Enjoy the Silence (while it lasts)

Golden

Creative Commons License Alexander Boden via Compfight

“I caught the darkness

Drinking from your cup

I said is this contagious?

You said just drink it up”

-Leonard Cohen

As I ponder the past and my experiences in education, I am reminded of the Leonard Cohen song, “The Darkness”. The opening lines are quite poignant as the bluesy singer recounts that he caught “the darkness” drinking from someone’s cup. He tried to protect himself by asking “Is this contagious?” and the response was to “Just drink it up”.   This is often a perfect analogy for what those in power in the education system wish for all teachers to do… “Just drink it up.”

This reminds me of the status quo that exists in education. The endless practices, policies, procedures that teachers carry on year after year without ever really questioning why. For example, assigning homework nightly seems to be an almost expected duty of the elementary school teacher. Yet, just about all credible empirical research demonstrates that there is no correlation between elementary homework and success (its found that there may even be negative consequences). Yet, we persist in doing what is “normal”. We persist in doing what is “comfortable”, simply because we grew up with these practices, teachers have been doing them for years, and parents expect them to be done (even if there is no evidence to back up the practices). We are expected to keep silent and just “do our jobs.” For that reason I have decided to label these antiquated practices “The Darkness”.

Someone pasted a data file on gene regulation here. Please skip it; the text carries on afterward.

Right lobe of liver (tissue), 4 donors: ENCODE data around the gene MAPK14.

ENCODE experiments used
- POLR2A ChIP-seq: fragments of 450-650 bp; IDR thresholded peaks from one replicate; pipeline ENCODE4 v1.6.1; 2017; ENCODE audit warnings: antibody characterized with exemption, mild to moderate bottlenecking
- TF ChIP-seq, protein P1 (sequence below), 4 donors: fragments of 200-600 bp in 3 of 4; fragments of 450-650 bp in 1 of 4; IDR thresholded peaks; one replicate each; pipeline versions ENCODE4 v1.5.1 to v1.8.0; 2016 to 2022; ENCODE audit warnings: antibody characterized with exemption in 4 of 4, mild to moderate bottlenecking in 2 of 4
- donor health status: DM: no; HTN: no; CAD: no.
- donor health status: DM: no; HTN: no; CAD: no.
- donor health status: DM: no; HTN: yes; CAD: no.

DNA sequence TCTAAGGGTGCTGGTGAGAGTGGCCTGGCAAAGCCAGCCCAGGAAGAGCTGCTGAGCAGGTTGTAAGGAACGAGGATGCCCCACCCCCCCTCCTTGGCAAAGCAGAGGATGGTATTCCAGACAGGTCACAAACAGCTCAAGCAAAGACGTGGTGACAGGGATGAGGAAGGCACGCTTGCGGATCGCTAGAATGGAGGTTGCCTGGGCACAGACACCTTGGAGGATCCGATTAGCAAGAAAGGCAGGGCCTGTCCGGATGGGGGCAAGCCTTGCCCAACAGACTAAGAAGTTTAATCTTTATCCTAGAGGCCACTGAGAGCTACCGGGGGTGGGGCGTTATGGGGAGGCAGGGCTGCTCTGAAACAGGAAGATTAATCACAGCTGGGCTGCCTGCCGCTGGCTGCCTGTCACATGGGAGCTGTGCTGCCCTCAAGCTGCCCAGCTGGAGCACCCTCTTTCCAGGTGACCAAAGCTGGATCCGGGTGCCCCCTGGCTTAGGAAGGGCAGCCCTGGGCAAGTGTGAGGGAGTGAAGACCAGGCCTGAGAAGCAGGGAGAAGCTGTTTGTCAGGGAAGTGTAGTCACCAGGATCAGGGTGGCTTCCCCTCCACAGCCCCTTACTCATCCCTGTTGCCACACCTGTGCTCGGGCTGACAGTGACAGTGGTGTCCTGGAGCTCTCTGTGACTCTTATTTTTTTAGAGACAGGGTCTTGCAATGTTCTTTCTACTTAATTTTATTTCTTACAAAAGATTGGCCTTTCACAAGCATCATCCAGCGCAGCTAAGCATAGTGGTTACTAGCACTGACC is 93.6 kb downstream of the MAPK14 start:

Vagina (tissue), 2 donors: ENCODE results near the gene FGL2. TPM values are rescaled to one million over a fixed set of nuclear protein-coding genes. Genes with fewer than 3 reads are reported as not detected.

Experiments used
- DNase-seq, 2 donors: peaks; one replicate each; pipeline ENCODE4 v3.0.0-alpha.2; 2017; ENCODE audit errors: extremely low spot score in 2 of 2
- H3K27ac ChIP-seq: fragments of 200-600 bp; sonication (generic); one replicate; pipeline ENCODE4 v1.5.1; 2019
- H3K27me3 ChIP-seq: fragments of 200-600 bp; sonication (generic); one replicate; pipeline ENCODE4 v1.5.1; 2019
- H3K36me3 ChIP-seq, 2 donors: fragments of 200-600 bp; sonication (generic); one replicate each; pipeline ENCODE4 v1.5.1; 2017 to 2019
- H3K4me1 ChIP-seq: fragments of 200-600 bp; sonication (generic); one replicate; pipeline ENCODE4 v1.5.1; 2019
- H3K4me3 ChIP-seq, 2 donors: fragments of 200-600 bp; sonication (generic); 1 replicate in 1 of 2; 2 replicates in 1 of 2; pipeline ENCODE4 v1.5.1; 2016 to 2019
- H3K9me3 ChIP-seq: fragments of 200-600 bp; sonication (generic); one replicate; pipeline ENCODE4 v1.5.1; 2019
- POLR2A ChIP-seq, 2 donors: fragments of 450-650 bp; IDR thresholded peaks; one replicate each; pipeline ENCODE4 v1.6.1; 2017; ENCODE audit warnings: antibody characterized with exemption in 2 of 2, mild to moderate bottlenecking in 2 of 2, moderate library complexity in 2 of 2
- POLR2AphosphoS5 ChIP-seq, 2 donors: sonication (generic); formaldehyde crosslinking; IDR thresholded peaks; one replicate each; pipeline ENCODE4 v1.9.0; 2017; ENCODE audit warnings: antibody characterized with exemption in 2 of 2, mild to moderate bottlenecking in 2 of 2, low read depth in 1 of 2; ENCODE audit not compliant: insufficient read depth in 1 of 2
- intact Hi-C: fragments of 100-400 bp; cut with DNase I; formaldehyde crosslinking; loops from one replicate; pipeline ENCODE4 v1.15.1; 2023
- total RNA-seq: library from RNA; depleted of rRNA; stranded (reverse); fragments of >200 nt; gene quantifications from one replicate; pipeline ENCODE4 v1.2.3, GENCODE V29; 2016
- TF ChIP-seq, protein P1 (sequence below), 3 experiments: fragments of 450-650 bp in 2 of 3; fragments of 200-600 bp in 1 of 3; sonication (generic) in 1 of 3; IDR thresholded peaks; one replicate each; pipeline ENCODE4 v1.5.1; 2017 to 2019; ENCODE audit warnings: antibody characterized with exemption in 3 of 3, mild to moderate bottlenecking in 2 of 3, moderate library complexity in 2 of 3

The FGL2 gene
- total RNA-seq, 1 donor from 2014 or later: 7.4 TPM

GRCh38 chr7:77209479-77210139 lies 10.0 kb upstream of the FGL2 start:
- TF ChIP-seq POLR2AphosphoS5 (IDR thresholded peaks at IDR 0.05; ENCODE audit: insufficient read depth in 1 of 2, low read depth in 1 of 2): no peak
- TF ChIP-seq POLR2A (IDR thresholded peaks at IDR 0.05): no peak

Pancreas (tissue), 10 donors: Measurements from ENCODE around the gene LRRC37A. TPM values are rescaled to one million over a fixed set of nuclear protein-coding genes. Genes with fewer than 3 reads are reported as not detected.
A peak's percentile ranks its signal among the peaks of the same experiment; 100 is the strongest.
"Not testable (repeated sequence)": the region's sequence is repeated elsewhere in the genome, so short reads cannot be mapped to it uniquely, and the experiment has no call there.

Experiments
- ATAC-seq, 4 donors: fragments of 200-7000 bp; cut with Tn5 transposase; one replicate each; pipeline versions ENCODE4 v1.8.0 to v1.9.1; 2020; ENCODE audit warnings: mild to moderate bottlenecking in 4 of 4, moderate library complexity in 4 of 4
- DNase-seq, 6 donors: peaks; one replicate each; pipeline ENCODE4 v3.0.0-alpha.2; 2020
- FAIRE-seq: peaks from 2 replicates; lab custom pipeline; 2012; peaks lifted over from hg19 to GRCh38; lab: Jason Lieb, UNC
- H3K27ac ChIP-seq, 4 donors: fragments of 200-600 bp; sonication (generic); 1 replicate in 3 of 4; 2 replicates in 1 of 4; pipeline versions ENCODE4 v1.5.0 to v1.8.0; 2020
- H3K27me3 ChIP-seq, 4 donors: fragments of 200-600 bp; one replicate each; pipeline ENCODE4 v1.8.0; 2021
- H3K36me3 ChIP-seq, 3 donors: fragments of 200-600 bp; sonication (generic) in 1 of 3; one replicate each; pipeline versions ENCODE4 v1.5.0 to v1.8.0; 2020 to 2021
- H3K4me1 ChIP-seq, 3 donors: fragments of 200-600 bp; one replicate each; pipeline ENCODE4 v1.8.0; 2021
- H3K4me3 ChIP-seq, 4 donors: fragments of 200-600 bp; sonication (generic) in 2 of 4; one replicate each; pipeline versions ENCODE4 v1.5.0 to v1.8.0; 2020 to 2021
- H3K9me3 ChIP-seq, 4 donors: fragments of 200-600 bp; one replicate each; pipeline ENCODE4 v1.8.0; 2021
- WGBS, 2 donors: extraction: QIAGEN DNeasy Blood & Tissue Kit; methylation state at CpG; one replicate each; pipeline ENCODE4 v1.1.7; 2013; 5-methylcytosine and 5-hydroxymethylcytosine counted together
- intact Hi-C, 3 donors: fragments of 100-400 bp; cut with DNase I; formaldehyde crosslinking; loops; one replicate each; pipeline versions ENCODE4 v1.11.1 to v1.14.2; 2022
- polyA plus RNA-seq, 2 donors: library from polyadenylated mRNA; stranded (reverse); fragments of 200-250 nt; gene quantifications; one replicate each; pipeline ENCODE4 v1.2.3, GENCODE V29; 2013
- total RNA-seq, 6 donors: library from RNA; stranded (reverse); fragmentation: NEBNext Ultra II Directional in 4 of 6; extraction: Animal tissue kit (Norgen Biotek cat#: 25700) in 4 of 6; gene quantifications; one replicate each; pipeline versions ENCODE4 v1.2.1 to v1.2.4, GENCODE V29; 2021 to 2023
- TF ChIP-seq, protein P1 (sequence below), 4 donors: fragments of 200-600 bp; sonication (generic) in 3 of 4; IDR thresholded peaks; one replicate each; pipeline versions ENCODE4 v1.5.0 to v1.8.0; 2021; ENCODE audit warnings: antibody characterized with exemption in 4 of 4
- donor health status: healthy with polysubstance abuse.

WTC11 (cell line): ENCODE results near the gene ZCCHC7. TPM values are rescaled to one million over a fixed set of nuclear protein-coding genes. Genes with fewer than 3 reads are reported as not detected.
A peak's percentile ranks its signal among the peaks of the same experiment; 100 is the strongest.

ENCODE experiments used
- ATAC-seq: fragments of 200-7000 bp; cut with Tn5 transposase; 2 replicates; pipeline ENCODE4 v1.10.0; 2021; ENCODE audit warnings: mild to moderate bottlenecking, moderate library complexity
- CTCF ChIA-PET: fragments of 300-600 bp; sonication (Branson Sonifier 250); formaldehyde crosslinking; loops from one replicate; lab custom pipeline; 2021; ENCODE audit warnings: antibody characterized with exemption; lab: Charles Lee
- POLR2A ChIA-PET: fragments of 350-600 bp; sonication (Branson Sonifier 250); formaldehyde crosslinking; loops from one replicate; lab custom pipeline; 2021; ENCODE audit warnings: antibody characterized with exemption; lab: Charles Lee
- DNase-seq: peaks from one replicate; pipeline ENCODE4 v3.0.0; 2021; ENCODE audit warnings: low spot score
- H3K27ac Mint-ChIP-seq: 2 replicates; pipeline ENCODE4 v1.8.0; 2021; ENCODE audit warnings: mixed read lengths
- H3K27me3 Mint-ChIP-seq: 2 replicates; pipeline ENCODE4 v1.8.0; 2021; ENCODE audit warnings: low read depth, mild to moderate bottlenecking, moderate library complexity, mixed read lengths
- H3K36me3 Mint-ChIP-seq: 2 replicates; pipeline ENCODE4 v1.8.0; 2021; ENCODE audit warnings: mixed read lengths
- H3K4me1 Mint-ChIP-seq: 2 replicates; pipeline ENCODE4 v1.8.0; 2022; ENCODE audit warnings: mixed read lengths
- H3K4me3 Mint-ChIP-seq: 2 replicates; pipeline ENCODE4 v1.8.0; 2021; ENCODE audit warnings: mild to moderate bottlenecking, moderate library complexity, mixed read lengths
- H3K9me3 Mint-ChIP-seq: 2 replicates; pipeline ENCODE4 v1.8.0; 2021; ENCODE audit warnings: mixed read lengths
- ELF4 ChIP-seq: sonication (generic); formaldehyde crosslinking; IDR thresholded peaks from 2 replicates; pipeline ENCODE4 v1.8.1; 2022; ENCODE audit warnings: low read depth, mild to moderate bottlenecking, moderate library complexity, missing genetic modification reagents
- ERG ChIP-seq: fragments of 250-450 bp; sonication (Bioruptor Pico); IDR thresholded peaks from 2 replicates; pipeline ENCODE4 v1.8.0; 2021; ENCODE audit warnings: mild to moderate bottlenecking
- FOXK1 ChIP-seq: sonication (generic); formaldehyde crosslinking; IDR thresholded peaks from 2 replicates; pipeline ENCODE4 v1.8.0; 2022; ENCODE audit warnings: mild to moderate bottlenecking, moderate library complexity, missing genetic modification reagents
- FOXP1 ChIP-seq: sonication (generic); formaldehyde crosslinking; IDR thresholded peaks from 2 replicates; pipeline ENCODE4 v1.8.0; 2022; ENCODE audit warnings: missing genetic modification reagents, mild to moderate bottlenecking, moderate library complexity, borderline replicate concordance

I remember being a young teacher and administrator and being told to basically “not rock the boat” another euphemism for embracing “The Darkness”. I watched colleague after colleague drink from the cup and become lost to that contagious darkness that educational leaders above me eschewed as “good practice”.   Yet there was never any concrete data to support the use of chalkboards, textbooks, rows of seats, etc. So I decided to challenge the darkness.